An unfortunate combination of the war in Ukraine, drought, lack of wind and maintenance on several of Europe’s nuclear power plants has helped push prices up over the summer, and according to Ole Hansen, head of commodity strategy at Saxo Bank, there is nothing to indicate that prices will fall for the time being.

That “unfortunate combination” has nothing to do with luck and everything to do with stupidity.

The war in Ukraine is only affecting gas prices because we made ourselves dependent on Russian gas and then cut off our own nose to spite Vlad’s face by means of sanctions. That was stupid.

A lack of wind isn’t bad in itself: it’s only bad if you make yourself excessively dependent on wind—a natural but always inconstant resource. We did that. Stupid.

The lack of maintenance on Europe’s nuclear power plants was no accident: they were mostly being neglected because they were scheduled to be phased out. Why would we phase out energy that’s abundant, safe, and environmentally friendly? Because we’re stupid.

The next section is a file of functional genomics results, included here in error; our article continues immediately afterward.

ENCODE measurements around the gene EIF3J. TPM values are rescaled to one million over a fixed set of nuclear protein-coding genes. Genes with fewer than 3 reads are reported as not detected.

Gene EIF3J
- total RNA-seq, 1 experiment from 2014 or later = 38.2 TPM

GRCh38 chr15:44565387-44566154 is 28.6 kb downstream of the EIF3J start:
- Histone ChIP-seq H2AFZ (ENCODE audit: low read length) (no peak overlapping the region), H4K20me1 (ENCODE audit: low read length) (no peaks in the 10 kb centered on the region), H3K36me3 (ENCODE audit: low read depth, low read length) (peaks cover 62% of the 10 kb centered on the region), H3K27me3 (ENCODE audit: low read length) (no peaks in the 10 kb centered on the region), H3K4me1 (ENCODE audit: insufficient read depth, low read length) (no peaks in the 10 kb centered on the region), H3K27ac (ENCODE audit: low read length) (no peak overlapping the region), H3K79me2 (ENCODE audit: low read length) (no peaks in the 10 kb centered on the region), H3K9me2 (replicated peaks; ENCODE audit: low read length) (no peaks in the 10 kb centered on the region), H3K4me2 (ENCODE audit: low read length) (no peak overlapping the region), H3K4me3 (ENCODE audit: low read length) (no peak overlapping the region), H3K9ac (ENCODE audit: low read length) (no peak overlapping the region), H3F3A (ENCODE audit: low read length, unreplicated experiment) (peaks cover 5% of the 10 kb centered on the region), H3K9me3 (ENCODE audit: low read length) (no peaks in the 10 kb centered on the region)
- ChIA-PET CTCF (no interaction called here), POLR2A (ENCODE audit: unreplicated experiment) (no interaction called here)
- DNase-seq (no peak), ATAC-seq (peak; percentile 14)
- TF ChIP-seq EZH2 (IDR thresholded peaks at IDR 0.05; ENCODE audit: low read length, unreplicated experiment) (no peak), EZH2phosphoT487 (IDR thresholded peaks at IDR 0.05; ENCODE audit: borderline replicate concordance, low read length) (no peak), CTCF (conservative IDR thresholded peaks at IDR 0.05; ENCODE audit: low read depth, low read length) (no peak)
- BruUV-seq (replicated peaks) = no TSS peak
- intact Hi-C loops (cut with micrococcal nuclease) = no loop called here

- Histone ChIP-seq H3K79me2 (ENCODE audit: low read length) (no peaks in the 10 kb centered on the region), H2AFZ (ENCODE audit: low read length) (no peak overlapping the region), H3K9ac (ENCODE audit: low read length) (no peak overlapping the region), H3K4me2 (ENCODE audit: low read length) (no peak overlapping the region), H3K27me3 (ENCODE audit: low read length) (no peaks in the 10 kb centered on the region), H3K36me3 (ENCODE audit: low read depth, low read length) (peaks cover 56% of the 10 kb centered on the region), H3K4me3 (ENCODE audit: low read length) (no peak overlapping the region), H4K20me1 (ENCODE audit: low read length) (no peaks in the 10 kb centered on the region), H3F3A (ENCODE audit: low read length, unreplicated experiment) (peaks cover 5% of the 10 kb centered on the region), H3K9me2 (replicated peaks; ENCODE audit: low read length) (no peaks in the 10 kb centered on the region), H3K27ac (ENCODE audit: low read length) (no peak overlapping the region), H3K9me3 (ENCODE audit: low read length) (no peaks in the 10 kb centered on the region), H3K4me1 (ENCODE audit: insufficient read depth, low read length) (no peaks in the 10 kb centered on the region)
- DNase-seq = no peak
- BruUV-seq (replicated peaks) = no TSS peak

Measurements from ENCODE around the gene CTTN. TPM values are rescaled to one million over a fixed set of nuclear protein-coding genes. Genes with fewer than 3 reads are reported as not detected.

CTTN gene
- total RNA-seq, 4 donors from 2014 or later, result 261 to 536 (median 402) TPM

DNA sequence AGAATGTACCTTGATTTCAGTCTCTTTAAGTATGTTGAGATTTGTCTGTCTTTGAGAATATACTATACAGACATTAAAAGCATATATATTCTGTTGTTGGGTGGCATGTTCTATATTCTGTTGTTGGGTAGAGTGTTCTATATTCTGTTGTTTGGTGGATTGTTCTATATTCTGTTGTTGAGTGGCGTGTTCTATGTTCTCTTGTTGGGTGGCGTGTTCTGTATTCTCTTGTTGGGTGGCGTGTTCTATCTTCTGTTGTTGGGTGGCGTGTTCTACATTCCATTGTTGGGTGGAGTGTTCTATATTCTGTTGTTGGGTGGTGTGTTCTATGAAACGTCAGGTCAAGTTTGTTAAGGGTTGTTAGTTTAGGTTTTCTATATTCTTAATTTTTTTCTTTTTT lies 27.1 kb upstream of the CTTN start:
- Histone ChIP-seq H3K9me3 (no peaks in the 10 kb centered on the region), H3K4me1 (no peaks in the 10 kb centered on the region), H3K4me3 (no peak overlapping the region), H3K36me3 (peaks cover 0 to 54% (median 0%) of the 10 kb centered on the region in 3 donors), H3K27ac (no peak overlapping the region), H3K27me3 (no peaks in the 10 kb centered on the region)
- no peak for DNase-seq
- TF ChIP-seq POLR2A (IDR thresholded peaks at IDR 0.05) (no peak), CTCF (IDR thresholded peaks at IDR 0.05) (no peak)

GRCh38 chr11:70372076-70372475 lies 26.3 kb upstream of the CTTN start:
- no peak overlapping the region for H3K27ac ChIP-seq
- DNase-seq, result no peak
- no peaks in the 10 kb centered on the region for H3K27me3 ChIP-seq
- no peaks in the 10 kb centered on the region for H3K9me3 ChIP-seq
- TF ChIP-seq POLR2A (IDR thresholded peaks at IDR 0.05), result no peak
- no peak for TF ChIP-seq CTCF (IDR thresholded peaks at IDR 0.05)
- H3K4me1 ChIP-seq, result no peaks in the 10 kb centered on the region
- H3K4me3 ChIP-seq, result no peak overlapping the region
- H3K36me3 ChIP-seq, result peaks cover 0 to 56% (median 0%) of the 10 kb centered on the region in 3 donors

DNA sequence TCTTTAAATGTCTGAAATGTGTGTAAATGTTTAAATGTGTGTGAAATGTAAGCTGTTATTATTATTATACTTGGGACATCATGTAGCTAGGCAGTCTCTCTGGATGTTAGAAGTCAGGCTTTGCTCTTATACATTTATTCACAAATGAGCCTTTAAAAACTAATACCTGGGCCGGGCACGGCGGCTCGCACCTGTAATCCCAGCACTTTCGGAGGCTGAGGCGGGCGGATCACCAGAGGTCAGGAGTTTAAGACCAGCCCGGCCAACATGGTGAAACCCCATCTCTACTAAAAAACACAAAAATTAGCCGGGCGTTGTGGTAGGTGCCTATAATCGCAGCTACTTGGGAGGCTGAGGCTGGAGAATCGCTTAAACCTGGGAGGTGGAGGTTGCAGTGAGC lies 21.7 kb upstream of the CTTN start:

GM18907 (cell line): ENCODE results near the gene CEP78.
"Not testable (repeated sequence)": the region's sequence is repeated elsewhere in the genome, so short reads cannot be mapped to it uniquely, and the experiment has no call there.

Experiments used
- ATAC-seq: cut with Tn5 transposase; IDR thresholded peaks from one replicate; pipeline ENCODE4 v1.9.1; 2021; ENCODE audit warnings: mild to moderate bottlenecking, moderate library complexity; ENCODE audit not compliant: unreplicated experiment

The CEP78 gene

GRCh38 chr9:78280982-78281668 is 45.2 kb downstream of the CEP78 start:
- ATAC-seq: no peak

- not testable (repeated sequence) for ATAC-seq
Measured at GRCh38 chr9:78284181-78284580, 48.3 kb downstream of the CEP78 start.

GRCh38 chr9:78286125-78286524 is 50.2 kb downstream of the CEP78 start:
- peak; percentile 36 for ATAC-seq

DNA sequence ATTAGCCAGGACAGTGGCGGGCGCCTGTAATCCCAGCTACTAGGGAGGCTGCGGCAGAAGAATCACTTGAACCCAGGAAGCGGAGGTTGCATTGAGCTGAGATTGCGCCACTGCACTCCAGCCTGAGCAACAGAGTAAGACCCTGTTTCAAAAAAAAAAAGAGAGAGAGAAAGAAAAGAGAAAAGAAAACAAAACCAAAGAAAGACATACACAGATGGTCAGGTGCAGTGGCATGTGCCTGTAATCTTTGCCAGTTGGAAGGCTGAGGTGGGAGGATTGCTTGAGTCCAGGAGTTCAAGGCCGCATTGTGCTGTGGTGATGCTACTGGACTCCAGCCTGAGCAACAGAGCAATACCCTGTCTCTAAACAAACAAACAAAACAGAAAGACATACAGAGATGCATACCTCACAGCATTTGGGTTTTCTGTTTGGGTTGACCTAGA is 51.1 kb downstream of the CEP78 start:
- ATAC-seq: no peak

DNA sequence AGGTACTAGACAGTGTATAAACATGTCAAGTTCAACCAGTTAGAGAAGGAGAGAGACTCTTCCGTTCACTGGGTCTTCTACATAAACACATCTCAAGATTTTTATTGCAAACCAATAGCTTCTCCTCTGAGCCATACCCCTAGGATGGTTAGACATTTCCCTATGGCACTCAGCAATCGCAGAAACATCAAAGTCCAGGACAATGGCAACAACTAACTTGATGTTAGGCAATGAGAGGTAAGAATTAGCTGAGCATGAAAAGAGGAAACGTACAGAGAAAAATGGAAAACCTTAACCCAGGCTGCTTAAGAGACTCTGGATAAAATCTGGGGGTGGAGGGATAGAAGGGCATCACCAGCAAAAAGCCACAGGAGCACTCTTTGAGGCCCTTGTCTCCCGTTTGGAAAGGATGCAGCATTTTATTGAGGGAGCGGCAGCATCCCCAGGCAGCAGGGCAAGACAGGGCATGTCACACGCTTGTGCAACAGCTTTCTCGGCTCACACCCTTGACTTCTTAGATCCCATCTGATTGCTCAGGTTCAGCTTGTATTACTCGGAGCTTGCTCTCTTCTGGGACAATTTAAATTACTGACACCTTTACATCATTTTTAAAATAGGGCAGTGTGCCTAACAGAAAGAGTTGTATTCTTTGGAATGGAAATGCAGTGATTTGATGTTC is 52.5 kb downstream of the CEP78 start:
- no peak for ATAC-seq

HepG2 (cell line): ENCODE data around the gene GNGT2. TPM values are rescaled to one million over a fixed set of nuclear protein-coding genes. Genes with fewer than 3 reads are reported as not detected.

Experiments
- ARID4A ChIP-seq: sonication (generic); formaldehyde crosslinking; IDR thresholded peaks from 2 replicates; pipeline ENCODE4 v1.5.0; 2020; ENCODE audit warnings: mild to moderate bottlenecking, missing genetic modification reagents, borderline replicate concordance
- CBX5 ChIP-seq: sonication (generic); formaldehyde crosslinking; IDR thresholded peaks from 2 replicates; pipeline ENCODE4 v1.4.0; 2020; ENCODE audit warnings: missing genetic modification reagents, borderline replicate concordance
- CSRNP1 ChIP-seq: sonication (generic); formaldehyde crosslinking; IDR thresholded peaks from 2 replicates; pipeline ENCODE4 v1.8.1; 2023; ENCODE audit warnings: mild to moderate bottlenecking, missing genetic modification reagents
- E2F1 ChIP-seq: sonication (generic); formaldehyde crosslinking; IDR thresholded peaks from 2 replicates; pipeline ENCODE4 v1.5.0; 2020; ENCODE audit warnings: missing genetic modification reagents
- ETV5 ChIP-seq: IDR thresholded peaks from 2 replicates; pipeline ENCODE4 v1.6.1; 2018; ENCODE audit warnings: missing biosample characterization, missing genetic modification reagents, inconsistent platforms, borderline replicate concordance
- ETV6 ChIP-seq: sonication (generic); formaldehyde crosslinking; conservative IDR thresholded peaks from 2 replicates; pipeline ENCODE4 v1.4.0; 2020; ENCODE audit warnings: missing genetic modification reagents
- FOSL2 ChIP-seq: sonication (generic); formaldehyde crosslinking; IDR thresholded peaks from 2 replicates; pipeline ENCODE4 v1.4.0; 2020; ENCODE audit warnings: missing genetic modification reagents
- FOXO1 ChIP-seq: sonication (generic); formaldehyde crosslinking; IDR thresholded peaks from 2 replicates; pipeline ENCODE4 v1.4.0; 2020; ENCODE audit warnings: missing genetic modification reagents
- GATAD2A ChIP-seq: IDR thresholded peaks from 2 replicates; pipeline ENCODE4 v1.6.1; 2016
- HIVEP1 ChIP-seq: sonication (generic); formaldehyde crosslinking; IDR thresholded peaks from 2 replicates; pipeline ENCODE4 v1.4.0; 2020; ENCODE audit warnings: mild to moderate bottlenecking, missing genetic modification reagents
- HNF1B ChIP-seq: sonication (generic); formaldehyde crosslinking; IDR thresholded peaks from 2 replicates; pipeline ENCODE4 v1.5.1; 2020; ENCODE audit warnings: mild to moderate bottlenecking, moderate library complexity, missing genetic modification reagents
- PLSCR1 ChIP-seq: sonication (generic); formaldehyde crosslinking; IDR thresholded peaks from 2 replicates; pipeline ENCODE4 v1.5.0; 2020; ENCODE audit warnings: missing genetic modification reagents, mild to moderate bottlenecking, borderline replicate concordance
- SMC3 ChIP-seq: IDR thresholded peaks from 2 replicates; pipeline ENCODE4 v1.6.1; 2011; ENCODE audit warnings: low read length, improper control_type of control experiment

It’s hard to see how a drought would impact the import or extraction of gas significantly (except insofar as the need for fossil-fuel energy can be offset with hydropower), but I suspect that without all the other factors it barely would have made a difference. It would have been a marginal thing. That it wasn’t a marginal thing is the fault of the aforementioned stupidities.

As you can see, there’s really only one factor behind this energy crisis: our own stupidity.

It’s the only factor most experts won’t talk about because most experts still don’t consider the decisions I’ve enumerated as having been at all stupid. (Some do, which is refreshing.)

The very smart experts who don’t think we’ve been at all stupid still think we made all the right decisions because they still think that the world’s going to end in 2035 (or 2050, or 2075, or whenever) unless we don ourselves in sackcloth and ashes, forswear all fossil fuels, and fall to our knees in devoted worship of Gaia.

Hail Gaia, full of grace, the Good is with thee
Blessed art thou among planets
And blessed is the fruit of thy womb, Wind

It’s clever and creative and smart to harness the power of renewable resources. It really is. I trust the spirit of human ingenuity to find many ways to meet all our energy needs without sucking liquefied dinosaurs out of the earth or polluting ourselves into extinction.


But as anyone who’s ever read Plato knows, the beginning of all wisdom is the acknowledgment of our own ignorance.

We know we need energy—lots of it, all the time, the more affordable the better.